Like red wines, rosés are made from red grapes. But whereas red wines are made by allowing the juice and skins to commingle during fermentation, rosé producers allow only a limited period of skin contact before separating the pink-tinted juice from the grape skins and then beginning fermentation. The pigment and tannins in the skins give the dry rosé its colour, aroma, and character. Rosé is a blended wine, and Provençal winemakers make rosé by producing single-variety rosés in individual vats, and then carefully assembling the final wine from these batches.
Extraction of colour and aroma
Once the grapes have been harvested and destemmed, they are then crushed, freeing up the pulp, skin, seeds and juices, which are collectively known as the ‘must’. The must is then left to macerate in vats, with the skins, for periods ranging from 2 to 20 hours at temperatures between 10 and 20°C. This method requires perfect timing, as contact between the skins and juice must be long enough for the pigments to turn the juice the right shade of pink, but must not be so long that the tannins also contained in the skins overwhelm the wine. When the desired colour saturation is achieved, the juice is removed from the skins and allowed to ferment at a low temperature of 18 to 20°C.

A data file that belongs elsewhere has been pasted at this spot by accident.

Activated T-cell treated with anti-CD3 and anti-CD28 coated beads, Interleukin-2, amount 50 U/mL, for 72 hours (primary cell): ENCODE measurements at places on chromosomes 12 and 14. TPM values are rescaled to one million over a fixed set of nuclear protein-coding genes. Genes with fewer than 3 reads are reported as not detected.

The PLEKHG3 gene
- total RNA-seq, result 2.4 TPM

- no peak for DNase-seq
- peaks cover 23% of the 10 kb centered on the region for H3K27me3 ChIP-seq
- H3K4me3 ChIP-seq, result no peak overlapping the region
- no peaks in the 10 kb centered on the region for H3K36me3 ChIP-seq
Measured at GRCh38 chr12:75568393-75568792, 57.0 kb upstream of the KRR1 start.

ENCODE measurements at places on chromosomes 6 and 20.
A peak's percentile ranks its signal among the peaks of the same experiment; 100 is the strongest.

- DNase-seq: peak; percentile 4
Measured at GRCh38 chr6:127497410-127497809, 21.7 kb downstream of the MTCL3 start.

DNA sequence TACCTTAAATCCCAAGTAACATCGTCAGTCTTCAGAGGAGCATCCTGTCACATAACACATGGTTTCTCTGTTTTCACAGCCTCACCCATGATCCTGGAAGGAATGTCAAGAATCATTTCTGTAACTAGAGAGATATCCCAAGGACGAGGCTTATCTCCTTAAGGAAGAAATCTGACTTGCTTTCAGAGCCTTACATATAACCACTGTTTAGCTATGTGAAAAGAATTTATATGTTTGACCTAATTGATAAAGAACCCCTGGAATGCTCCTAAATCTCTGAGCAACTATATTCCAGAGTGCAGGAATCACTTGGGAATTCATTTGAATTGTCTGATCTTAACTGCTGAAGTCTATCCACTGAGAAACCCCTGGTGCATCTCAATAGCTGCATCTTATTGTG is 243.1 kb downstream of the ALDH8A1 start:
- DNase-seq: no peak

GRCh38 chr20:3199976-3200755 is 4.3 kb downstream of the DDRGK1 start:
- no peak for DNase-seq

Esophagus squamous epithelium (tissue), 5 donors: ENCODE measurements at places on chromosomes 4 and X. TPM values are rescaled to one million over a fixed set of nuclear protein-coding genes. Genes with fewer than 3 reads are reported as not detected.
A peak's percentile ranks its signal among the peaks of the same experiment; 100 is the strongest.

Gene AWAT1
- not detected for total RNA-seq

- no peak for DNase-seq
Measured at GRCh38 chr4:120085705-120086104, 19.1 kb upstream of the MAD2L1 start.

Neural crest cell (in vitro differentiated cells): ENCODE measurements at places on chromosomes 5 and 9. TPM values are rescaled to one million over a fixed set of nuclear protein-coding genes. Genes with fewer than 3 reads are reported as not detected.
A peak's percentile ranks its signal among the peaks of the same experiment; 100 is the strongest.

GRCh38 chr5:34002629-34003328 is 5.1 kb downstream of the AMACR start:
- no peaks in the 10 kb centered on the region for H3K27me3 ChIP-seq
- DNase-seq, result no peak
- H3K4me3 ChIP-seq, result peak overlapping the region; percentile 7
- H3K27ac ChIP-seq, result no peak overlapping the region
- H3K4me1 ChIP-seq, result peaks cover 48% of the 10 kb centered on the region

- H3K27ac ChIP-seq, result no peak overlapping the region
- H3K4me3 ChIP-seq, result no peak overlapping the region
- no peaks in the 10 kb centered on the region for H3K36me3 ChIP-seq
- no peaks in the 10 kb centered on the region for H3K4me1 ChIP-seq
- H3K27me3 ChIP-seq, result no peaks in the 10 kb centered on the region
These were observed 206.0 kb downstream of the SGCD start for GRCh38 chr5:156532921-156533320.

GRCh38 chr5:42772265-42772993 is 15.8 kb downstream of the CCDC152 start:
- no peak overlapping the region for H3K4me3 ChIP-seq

Following harvest, direct pressure is applied to full bunches of grapes, and the clear juice is then fermented immediately. In this method the juice and skins are in contact for only a brief period, which results in paler rosés.